With healthcare come and gone, today’s legislative buzz is all about financial reform, global warming, and immigration. Recently, I asked experts in the nonprofit sector to find out how the people who are most vested in these social justice issues are gearing up for battle.
“I sure hope you’re not getting started now,” said Heather Holdridge of Fenton Communications. After all - climate change and financial reform legislation are already in front of the House. Healthcare for America NOW (HCAN) started organizing in early 2008 by asking people to make pledges before a bill was even in existence. They knew that they needed time to build a list of people if they wanted to be involved in shaping the bill.
This is a critical strategy. There’s an invaluable opportunity to influence the content of a bill before it’s introduced if you can do a few things early on: swiftly organize and mobilize a large grassroots base, take advantage of buzz in the news, and get ahead of the news cycle so that you can shape and frame coverage of your issue.
While there’s not an infallible formula that prescribes the exact amount of time prior to a bill’s introduction that a movement should start mobilizing, a good rule of thumb is earlier is better than later. If people aren’t educated you won’t get a good response. “Some issues are less complicated than others, so it’s more about ensuring that you have enough time to educate people and give them opportunities along the way to take action,” said Holdridge. In other words, you need to make sure that when you ask people to take action it’s still valuable.
Although immigration legislation hasn’t come to the floor yet, the savviest advocacy teams have been mobilizing and educating their ground troops for several months. Reform Immigration for America (RIFA) amped up their grassroots strategy in a major way after they saw themselves outdone by the opposition. “You need to match the other guys blow for blow. Then you need to surpass them,” said John Brian McCarthy of RIFA. They’ve now recruited over 100,000 email supporters, made almost 1,000,000 congressional contacts, generated over 427,000 calls to Congress, and grown their social media fan base from 20 to 200,000. Not bad considering that the campaign was started in June 2009 – less than one year ago!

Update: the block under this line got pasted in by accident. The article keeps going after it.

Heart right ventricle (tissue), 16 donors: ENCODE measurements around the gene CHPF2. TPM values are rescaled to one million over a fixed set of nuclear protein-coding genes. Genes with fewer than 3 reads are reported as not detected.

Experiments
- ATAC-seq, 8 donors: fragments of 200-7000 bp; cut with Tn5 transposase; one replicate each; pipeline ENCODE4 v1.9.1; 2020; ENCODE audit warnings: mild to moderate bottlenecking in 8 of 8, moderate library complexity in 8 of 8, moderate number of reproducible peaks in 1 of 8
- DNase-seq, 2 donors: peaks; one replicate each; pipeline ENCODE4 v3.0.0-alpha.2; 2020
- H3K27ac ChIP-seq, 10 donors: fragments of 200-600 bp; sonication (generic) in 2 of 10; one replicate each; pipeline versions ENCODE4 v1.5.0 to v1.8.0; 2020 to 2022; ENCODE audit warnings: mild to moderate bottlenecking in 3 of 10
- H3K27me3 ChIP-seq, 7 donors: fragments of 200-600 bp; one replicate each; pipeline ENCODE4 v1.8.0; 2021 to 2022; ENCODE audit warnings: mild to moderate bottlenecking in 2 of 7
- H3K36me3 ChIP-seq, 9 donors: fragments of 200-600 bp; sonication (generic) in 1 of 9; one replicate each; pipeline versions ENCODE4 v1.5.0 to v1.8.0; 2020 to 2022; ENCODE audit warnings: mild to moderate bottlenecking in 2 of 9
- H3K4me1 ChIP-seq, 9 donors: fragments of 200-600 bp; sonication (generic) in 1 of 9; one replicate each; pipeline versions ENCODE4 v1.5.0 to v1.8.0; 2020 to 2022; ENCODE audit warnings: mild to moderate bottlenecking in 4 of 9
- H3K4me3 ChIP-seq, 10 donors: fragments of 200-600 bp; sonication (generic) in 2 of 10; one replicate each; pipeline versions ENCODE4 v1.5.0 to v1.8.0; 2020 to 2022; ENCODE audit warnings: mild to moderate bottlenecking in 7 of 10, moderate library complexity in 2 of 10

Obviously, RIFA’s impressive achievements are far from serendipitous. RIFA’s team has worked hard to amass their grassroots base and mobilize them to act. Their success is a credit to their talented team and a well-integrated and thoughtful strategy that keeps their growing constituency engaged and active. But all of that is easier said than done, right? How exactly does a campaign go about organizing, educating, and mobilizing thousands upon thousands of constituents?
Prior to implementing a grassroots advocacy strategy, an organization needs to make sure that it has set reasonable internal expectations and is realistic about the impact they can have. Only after that, will they be able to formulate their external calls to action.
Once a strategy has been established, then an organization can start focusing on its tactics for achieving their goals. A simplified to-do list might look something like this: establish your goals, optimize your messaging, invest in growing your list and consistently engage your supporters, capitalize on the news, cross platforms, and credit the grassroots with your successes. Diversifying your message stream across multiple channels to offer people a variety of tools for engagement is very important. “You need to cross platforms to choose the medium that’s best for each message. You need to respect people’s desire to engage on their own terms,” said John Brian McCarthy of RIFA.
What can we learn from these strategists? Invest in a building an army of activists before you go into battle. Engage your activists across multiple channels. Optimize your conversion stream to make engagement as easy as possible for your supporters. Check your google analytics daily. “If you’re not checking your google analytics every day, you’re leaving money on the table, faxes on the table, and letters on the table,” said McCarthy. Take the battle online. The internet offers an unparalleled opportunity to aggregate massive amounts of people and mobilize them quickly. A combination of online paid advertising, earned media, Twitter and facebook outreach as well as an active email list provide the cheapest, fastest, and most saleable options for swiftly reaching a wide audience.